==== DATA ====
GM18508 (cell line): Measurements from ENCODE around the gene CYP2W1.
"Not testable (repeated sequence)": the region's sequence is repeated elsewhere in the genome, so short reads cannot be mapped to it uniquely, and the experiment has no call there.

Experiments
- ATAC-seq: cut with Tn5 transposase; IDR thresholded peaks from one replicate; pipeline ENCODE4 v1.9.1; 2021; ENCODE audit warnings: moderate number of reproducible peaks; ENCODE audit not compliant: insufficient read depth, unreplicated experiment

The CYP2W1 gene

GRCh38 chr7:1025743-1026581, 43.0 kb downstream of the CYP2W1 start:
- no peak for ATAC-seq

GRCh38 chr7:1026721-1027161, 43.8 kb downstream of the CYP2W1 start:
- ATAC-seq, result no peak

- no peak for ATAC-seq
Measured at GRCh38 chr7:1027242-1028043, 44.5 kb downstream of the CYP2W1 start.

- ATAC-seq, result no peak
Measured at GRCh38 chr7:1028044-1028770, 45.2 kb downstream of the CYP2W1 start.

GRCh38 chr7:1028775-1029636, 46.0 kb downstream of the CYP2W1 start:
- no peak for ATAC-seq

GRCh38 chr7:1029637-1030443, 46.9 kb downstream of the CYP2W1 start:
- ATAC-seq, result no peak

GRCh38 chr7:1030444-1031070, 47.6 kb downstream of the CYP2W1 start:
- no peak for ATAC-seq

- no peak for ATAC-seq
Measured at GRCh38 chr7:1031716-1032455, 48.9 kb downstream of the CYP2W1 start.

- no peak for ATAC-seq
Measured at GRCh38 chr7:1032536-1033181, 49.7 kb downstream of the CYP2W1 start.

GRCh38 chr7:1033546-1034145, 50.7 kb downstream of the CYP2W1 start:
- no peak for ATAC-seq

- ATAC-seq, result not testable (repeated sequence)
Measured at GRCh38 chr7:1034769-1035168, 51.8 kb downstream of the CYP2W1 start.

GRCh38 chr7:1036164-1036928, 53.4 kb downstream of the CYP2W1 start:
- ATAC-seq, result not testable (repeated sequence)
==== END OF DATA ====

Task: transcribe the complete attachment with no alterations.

GM18508 (cell line): Measurements from ENCODE around the gene CYP2W1.
"Not testable (repeated sequence)": the region's sequence is repeated elsewhere in the genome, so short reads cannot be mapped to it uniquely, and the experiment has no call there.

Experiments
- ATAC-seq: cut with Tn5 transposase; IDR thresholded peaks from one replicate; pipeline ENCODE4 v1.9.1; 2021; ENCODE audit warnings: moderate number of reproducible peaks; ENCODE audit not compliant: insufficient read depth, unreplicated experiment

The CYP2W1 gene

GRCh38 chr7:1025743-1026581, 43.0 kb downstream of the CYP2W1 start:
- no peak for ATAC-seq

GRCh38 chr7:1026721-1027161, 43.8 kb downstream of the CYP2W1 start:
- ATAC-seq, result no peak

- no peak for ATAC-seq
Measured at GRCh38 chr7:1027242-1028043, 44.5 kb downstream of the CYP2W1 start.

- ATAC-seq, result no peak
Measured at GRCh38 chr7:1028044-1028770, 45.2 kb downstream of the CYP2W1 start.

GRCh38 chr7:1028775-1029636, 46.0 kb downstream of the CYP2W1 start:
- no peak for ATAC-seq

GRCh38 chr7:1029637-1030443, 46.9 kb downstream of the CYP2W1 start:
- ATAC-seq, result no peak

GRCh38 chr7:1030444-1031070, 47.6 kb downstream of the CYP2W1 start:
- no peak for ATAC-seq

- no peak for ATAC-seq
Measured at GRCh38 chr7:1031716-1032455, 48.9 kb downstream of the CYP2W1 start.

- no peak for ATAC-seq
Measured at GRCh38 chr7:1032536-1033181, 49.7 kb downstream of the CYP2W1 start.

GRCh38 chr7:1033546-1034145, 50.7 kb downstream of the CYP2W1 start:
- no peak for ATAC-seq

- ATAC-seq, result not testable (repeated sequence)
Measured at GRCh38 chr7:1034769-1035168, 51.8 kb downstream of the CYP2W1 start.

GRCh38 chr7:1036164-1036928, 53.4 kb downstream of the CYP2W1 start:
- ATAC-seq, result not testable (repeated sequence)